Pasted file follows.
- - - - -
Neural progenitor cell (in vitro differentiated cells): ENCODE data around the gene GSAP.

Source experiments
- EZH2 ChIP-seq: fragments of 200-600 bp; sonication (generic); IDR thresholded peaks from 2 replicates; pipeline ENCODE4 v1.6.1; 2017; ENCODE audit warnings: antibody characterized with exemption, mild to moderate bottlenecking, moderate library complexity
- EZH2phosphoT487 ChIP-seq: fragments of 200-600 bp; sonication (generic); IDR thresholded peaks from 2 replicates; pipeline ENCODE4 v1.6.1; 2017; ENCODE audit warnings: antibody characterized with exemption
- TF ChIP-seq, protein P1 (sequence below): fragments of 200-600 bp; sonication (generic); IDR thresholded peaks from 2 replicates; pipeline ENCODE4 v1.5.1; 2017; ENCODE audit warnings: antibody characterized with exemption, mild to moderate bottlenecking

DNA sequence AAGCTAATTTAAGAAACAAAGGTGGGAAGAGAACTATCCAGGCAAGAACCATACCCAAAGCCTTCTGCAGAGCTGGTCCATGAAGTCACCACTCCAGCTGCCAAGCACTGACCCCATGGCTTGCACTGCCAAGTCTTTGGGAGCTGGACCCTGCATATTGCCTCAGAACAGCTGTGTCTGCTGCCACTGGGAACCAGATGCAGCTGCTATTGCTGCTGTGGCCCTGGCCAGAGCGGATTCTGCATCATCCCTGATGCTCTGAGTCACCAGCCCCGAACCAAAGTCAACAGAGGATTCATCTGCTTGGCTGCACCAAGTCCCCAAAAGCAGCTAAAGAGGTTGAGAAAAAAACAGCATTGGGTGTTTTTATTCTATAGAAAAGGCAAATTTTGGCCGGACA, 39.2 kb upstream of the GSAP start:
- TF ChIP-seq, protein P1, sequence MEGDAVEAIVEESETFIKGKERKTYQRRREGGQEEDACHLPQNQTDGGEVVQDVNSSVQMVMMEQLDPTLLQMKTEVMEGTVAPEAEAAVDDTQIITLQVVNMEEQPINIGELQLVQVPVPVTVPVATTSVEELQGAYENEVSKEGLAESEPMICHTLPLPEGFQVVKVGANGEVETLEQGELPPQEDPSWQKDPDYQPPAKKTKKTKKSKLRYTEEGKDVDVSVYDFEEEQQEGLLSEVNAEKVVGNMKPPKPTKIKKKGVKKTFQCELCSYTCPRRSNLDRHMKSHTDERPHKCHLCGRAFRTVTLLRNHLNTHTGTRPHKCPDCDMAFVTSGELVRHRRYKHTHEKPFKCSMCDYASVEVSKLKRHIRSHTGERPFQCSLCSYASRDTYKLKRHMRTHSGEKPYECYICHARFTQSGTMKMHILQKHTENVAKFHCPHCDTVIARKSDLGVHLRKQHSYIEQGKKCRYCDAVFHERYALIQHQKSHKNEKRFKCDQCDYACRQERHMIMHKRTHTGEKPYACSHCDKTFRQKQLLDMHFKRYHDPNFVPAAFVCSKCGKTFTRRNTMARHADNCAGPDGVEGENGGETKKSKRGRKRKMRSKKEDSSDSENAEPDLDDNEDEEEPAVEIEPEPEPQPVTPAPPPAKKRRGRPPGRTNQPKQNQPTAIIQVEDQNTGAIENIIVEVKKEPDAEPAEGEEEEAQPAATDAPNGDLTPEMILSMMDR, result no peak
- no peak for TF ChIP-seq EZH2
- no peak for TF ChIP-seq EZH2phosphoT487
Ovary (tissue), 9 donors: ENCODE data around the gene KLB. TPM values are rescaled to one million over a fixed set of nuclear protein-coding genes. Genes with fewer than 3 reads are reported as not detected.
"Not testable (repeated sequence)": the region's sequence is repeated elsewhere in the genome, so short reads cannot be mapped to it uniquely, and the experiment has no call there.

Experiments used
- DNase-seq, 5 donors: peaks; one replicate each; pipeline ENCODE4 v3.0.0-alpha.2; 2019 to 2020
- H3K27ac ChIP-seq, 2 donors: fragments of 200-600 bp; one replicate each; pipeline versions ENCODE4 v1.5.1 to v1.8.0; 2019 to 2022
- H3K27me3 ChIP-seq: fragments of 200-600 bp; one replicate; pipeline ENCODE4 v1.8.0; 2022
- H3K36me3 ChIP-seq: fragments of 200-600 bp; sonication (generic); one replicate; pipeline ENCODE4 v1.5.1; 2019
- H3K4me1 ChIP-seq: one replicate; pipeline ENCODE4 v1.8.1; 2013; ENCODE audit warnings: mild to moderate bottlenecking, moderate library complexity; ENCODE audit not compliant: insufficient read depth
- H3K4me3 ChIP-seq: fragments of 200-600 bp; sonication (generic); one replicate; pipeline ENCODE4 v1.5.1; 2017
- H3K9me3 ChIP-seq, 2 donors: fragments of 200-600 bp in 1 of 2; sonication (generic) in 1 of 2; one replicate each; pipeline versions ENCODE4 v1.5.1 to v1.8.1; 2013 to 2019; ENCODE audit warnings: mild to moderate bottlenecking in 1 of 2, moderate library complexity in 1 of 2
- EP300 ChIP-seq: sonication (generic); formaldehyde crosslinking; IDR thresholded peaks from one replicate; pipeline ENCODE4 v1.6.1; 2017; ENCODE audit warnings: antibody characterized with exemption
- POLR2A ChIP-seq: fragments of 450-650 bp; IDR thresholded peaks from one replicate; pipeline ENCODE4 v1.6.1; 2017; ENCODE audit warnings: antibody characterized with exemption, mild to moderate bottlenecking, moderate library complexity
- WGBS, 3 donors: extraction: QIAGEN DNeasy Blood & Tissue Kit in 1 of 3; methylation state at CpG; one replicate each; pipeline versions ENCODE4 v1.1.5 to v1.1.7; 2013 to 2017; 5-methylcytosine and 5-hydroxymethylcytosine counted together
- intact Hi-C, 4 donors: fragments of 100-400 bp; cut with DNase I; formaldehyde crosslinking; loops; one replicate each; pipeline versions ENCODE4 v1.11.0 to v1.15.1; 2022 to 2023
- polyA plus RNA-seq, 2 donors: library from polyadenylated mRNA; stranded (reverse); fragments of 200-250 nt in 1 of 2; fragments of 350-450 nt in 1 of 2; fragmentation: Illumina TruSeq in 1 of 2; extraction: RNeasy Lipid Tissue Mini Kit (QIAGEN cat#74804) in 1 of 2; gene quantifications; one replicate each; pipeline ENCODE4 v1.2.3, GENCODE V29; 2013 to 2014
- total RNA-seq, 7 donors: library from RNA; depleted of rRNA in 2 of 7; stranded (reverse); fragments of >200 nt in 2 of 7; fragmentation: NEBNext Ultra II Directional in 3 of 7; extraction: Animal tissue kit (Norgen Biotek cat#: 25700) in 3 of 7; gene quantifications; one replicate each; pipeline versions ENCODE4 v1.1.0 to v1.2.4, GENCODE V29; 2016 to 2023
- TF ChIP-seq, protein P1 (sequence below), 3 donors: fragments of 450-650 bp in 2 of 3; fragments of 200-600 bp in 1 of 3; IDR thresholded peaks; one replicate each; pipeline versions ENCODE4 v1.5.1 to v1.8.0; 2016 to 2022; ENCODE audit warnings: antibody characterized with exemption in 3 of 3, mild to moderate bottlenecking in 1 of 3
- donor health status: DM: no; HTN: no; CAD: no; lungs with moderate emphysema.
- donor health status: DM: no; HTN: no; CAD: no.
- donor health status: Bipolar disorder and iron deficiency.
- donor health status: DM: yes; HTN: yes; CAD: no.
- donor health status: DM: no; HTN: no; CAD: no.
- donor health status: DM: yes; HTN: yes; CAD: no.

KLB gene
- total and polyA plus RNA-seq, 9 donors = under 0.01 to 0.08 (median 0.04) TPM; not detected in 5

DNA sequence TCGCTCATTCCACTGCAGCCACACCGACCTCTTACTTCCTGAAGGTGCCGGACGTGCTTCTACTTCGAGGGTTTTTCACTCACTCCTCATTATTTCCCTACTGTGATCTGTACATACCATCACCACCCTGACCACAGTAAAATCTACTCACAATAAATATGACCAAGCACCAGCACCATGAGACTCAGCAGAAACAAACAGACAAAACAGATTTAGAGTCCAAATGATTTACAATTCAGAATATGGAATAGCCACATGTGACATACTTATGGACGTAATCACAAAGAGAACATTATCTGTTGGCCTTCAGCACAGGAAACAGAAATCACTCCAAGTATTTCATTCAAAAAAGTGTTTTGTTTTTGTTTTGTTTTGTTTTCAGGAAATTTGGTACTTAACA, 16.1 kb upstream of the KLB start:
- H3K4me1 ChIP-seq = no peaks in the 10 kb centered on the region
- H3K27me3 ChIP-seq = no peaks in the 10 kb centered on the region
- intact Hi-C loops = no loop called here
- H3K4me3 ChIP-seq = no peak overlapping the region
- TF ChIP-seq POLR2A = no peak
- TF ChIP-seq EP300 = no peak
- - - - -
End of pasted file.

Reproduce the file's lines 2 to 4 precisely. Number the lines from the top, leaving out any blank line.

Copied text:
Source experiments
- EZH2 ChIP-seq: fragments of 200-600 bp; sonication (generic); IDR thresholded peaks from 2 replicates; pipeline ENCODE4 v1.6.1; 2017; ENCODE audit warnings: antibody characterized with exemption, mild to moderate bottlenecking, moderate library complexity
- EZH2phosphoT487 ChIP-seq: fragments of 200-600 bp; sonication (generic); IDR thresholded peaks from 2 replicates; pipeline ENCODE4 v1.6.1; 2017; ENCODE audit warnings: antibody characterized with exemption